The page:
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I'm testing out multicast with the two programs below. The client run well on linux and in wine on two of my machines, but it won't work properly on my windows machine (in Virtualbox).

Strangely, if I start up vlc in windows and open the udp stream, the client program receives the packets - and when I stop vlc, the client goes silent again.

What am I doing wrong?

Here is the the server program:

/*
 * server.c - multicast server program.
 */

#include <sys/types.h>
#ifdef WINDOWS
#include <winsock.h>
#include <windows.h>
#else
#include <sys/socket.h>
#include <netinet/in.h>
#include <arpa/inet.h>
#endif
#include <time.h>
#include <string.h>
#include <stdio.h>


#define HELLO_PORT 5004
#define HELLO_GROUP "224.0.0.1"

int main(int argc, char *argv[])
{
    struct sockaddr_in addr;
    int fd, cnt, numbytes;
    struct ip_mreq mreq;
    char message[100];

#ifdef WINDOWS
     WSADATA wsaData; /* Windows socket DLL structure */

    if (WSAStartup(MAKEWORD(2, 0), &wsaData) != 0) {
        fprintf(stderr, "WSAStartup() failed");
        return 1;
    }
#endif

    /* create what looks like an ordinary UDP socket */
    if ((fd = socket(AF_INET, SOCK_DGRAM, 0)) < 0) {
        fprintf(stderr, "failed to create socket.\n");
        return 1;
    }

    /* set up destination address */
    memset(&addr, 0, sizeof(addr));
    addr.sin_family = AF_INET;
    addr.sin_addr.s_addr = inet_addr(HELLO_GROUP);
    addr.sin_port = htons(HELLO_PORT);

    /* now just sendto() our destination! */
    cnt = 0;
    while (1) {
        numbytes = sprintf(message, "%d", cnt);
        if (sendto(fd, message, numbytes, 0, (struct sockaddr*)&addr,
                    sizeof(addr)) < 0) {
            fprintf(stderr, "sendto failed.\n");
            return 1;
        }
#ifdef WINDOWS
        Sleep(1000);
#else
        sleep(1);
#endif
        cnt++;
    }

    return 0;
}

and here's the client program:

/*
 * client.c -- client program for udp multicast data.
 */

#include <sys/types.h>
#ifdef WINDOWS
#include <winsock.h>
#else
#include <sys/socket.h>
#include <netinet/in.h>
#include <arpa/inet.h>
#endif
#include <time.h>
#include <string.h>
#include <stdio.h>


#define HELLO_GROUP "224.0.0.1"
#define HELLO_PORT 5004
#define MSGBUFSIZE 256

int main(int argc, char *argv[])
{
     struct sockaddr_in addr;
     int fd, nbytes,addrlen;
     struct ip_mreq mreq;
     char msgbuf[MSGBUFSIZE];
     u_int yes = 1;

#ifdef WINDOWS
     WSADATA wsaData; /* Windows socket DLL structure */

    if (WSAStartup(MAKEWORD(2, 0), &wsaData) != 0) {
        fprintf(stderr, "WSAStartup() failed");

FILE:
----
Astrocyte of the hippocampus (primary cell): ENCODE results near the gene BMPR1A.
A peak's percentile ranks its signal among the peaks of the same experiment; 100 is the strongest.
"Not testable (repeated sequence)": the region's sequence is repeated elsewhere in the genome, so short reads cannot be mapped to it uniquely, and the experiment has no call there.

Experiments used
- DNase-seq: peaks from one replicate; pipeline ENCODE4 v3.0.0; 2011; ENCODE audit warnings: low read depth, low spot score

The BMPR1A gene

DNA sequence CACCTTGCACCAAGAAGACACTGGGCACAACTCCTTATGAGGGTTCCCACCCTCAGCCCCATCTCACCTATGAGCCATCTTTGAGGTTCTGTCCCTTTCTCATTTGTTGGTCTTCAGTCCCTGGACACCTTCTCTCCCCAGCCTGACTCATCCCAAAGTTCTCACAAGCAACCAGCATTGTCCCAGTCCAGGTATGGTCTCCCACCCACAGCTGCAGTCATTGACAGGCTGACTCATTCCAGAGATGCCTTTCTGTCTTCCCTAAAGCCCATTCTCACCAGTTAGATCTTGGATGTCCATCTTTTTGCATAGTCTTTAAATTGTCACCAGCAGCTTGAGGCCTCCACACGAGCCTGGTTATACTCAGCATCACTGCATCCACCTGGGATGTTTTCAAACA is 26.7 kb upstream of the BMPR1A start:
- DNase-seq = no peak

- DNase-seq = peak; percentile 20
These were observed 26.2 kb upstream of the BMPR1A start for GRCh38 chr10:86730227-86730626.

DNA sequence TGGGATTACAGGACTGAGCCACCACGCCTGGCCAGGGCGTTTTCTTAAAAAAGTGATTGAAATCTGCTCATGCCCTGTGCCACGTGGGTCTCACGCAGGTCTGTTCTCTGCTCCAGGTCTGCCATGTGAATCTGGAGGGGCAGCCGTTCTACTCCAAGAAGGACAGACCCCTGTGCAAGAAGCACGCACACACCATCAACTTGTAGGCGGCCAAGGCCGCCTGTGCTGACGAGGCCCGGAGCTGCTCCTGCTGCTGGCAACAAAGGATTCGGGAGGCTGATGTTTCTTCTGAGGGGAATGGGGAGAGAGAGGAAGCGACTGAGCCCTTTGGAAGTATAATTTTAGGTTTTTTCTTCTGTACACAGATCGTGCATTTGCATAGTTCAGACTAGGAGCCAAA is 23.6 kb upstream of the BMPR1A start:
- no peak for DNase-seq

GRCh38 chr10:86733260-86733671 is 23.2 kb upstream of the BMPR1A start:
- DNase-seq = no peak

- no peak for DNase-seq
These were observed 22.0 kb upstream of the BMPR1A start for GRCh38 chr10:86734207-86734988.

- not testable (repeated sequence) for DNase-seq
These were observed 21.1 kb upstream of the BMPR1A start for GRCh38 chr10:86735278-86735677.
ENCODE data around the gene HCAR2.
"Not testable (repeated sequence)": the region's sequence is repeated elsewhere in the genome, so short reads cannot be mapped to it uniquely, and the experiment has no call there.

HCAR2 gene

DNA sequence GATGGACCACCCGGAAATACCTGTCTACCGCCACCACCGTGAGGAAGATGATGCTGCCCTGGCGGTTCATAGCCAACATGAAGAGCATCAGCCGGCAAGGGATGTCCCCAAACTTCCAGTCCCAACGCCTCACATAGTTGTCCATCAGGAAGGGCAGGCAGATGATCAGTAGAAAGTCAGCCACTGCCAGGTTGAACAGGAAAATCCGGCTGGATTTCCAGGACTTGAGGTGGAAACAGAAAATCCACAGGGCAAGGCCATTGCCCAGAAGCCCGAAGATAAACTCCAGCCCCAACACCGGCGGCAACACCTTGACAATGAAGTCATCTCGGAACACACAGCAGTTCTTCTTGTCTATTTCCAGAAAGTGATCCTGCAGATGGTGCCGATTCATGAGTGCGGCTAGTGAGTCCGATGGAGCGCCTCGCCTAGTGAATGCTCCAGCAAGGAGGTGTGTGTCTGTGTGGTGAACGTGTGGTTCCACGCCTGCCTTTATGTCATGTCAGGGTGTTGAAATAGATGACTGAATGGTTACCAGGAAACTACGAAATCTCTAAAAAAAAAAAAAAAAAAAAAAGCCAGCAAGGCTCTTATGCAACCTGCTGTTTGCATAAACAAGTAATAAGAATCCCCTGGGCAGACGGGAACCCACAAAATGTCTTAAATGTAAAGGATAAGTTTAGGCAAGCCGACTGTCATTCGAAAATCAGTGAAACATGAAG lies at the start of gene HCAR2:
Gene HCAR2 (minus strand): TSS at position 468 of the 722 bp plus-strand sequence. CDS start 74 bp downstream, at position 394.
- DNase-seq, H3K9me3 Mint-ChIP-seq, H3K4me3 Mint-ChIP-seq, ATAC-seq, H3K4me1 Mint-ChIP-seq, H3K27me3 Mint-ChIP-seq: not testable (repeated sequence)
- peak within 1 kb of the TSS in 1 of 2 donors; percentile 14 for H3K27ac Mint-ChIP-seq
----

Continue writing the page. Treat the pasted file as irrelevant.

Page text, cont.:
return 1;
    }
#endif

    /* create what looks like an ordinary UDP socket */
    fd = socket(AF_INET, SOCK_DGRAM, 0);
    if (fd == -1) {
        fprintf(stderr, "failed to create socket.\n");
        return 1;
    }


    /* allow multiple sockets to use the same PORT number */
    if (setsockopt(fd, SOL_SOCKET, SO_REUSEADDR, (const char*)&yes, sizeof(yes)) != 0) {
        fprintf(stderr, "failed to reuse port number.\n");
        return 1;
    }

    /* set up destination address */
    memset(&addr, 0, sizeof(addr));
    addr.sin_family = AF_INET;
    addr.sin_addr.s_addr = INADDR_ANY;
    addr.sin_port = htons(HELLO_PORT);

    /* bind to receive address */
    if (bind(fd, (struct sockaddr*)&addr, sizeof(addr)) != 0) {
        fprintf(stderr, "failed to bind socket.\n");
        return 1;
    }

    /* use setsockopt() to request that the kernel join a multicast group */
    mreq.imr_multiaddr.s_addr = inet_addr(HELLO_GROUP);
    mreq.imr_interface.s_addr = INADDR_ANY;

    if (setsockopt(fd, IPPROTO_IP, IP_ADD_MEMBERSHIP, (const char*)&mreq, sizeof(mreq)) != 0) {
        fprintf(stderr, "failed to join the multicast group.\n");
        return 1;
    }

    /* now just enter a read-print loop */
    while (1) {
        addrlen = sizeof(addr);
        nbytes = recvfrom(fd, msgbuf, MSGBUFSIZE, 0,
                (struct sockaddr*)&addr, &addrlen);

        if (nbytes < 0) {
            fprintf(stderr, "recfrom failed, %d\n", nbytes);
            return 1;
        }

        msgbuf[nbytes] = '\0';
        puts(msgbuf);
    }

    return 0;
}

Thanks,

Oskar

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1 Answer 1

Ok, so apparently the firewall blocked the packets. Turning it off fixes the issue.

share|improve this answer
    
You're lucky, many VMs don't actually support multicast. It had been limited to VMware ESX for a long time. –  Steve-o Mar 17 '11 at 19:42

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